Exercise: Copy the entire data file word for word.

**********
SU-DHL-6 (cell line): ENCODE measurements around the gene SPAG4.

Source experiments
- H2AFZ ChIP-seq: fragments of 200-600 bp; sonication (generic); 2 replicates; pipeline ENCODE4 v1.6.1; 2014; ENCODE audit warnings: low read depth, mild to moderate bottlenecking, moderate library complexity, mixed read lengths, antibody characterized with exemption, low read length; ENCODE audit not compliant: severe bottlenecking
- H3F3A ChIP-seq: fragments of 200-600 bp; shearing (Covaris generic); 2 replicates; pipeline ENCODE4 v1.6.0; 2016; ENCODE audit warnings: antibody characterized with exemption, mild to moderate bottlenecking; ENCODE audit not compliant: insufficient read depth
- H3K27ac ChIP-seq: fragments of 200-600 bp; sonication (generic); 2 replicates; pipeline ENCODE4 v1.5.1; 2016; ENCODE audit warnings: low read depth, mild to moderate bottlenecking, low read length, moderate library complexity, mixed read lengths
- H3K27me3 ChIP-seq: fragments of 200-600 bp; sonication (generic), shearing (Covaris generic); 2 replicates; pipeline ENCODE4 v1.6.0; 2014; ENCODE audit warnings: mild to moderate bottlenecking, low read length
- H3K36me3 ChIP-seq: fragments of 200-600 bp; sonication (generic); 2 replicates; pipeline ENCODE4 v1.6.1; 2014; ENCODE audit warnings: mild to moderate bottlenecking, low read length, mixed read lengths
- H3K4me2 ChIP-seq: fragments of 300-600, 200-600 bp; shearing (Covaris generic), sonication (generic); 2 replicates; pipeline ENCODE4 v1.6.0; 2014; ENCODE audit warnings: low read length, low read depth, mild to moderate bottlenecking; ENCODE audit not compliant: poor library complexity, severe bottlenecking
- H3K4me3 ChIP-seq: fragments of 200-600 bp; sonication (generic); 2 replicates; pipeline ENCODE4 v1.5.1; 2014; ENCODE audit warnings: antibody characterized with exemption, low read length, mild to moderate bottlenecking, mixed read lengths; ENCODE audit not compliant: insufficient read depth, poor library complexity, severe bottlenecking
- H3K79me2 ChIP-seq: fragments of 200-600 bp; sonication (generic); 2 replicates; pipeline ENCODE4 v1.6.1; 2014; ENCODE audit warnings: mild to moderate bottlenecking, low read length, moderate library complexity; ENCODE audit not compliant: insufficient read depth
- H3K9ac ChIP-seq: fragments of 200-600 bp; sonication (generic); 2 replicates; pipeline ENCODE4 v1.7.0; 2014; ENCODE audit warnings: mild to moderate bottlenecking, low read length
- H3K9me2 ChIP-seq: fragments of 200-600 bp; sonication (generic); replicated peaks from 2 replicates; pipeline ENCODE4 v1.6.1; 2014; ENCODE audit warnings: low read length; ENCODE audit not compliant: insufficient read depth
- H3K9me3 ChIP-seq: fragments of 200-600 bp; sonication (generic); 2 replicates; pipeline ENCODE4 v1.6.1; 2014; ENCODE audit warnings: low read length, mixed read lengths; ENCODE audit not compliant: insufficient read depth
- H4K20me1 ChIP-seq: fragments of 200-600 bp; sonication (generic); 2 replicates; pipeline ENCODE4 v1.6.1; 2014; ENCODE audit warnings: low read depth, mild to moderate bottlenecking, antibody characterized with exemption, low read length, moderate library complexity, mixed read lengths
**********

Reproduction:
SU-DHL-6 (cell line): ENCODE measurements around the gene SPAG4.

Source experiments
- H2AFZ ChIP-seq: fragments of 200-600 bp; sonication (generic); 2 replicates; pipeline ENCODE4 v1.6.1; 2014; ENCODE audit warnings: low read depth, mild to moderate bottlenecking, moderate library complexity, mixed read lengths, antibody characterized with exemption, low read length; ENCODE audit not compliant: severe bottlenecking
- H3F3A ChIP-seq: fragments of 200-600 bp; shearing (Covaris generic); 2 replicates; pipeline ENCODE4 v1.6.0; 2016; ENCODE audit warnings: antibody characterized with exemption, mild to moderate bottlenecking; ENCODE audit not compliant: insufficient read depth
- H3K27ac ChIP-seq: fragments of 200-600 bp; sonication (generic); 2 replicates; pipeline ENCODE4 v1.5.1; 2016; ENCODE audit warnings: low read depth, mild to moderate bottlenecking, low read length, moderate library complexity, mixed read lengths
- H3K27me3 ChIP-seq: fragments of 200-600 bp; sonication (generic), shearing (Covaris generic); 2 replicates; pipeline ENCODE4 v1.6.0; 2014; ENCODE audit warnings: mild to moderate bottlenecking, low read length
- H3K36me3 ChIP-seq: fragments of 200-600 bp; sonication (generic); 2 replicates; pipeline ENCODE4 v1.6.1; 2014; ENCODE audit warnings: mild to moderate bottlenecking, low read length, mixed read lengths
- H3K4me2 ChIP-seq: fragments of 300-600, 200-600 bp; shearing (Covaris generic), sonication (generic); 2 replicates; pipeline ENCODE4 v1.6.0; 2014; ENCODE audit warnings: low read length, low read depth, mild to moderate bottlenecking; ENCODE audit not compliant: poor library complexity, severe bottlenecking
- H3K4me3 ChIP-seq: fragments of 200-600 bp; sonication (generic); 2 replicates; pipeline ENCODE4 v1.5.1; 2014; ENCODE audit warnings: antibody characterized with exemption, low read length, mild to moderate bottlenecking, mixed read lengths; ENCODE audit not compliant: insufficient read depth, poor library complexity, severe bottlenecking
- H3K79me2 ChIP-seq: fragments of 200-600 bp; sonication (generic); 2 replicates; pipeline ENCODE4 v1.6.1; 2014; ENCODE audit warnings: mild to moderate bottlenecking, low read length, moderate library complexity; ENCODE audit not compliant: insufficient read depth
- H3K9ac ChIP-seq: fragments of 200-600 bp; sonication (generic); 2 replicates; pipeline ENCODE4 v1.7.0; 2014; ENCODE audit warnings: mild to moderate bottlenecking, low read length
- H3K9me2 ChIP-seq: fragments of 200-600 bp; sonication (generic); replicated peaks from 2 replicates; pipeline ENCODE4 v1.6.1; 2014; ENCODE audit warnings: low read length; ENCODE audit not compliant: insufficient read depth
- H3K9me3 ChIP-seq: fragments of 200-600 bp; sonication (generic); 2 replicates; pipeline ENCODE4 v1.6.1; 2014; ENCODE audit warnings: low read length, mixed read lengths; ENCODE audit not compliant: insufficient read depth
- H4K20me1 ChIP-seq: fragments of 200-600 bp; sonication (generic); 2 replicates; pipeline ENCODE4 v1.6.1; 2014; ENCODE audit warnings: low read depth, mild to moderate bottlenecking, antibody characterized with exemption, low read length, moderate library complexity, mixed read lengths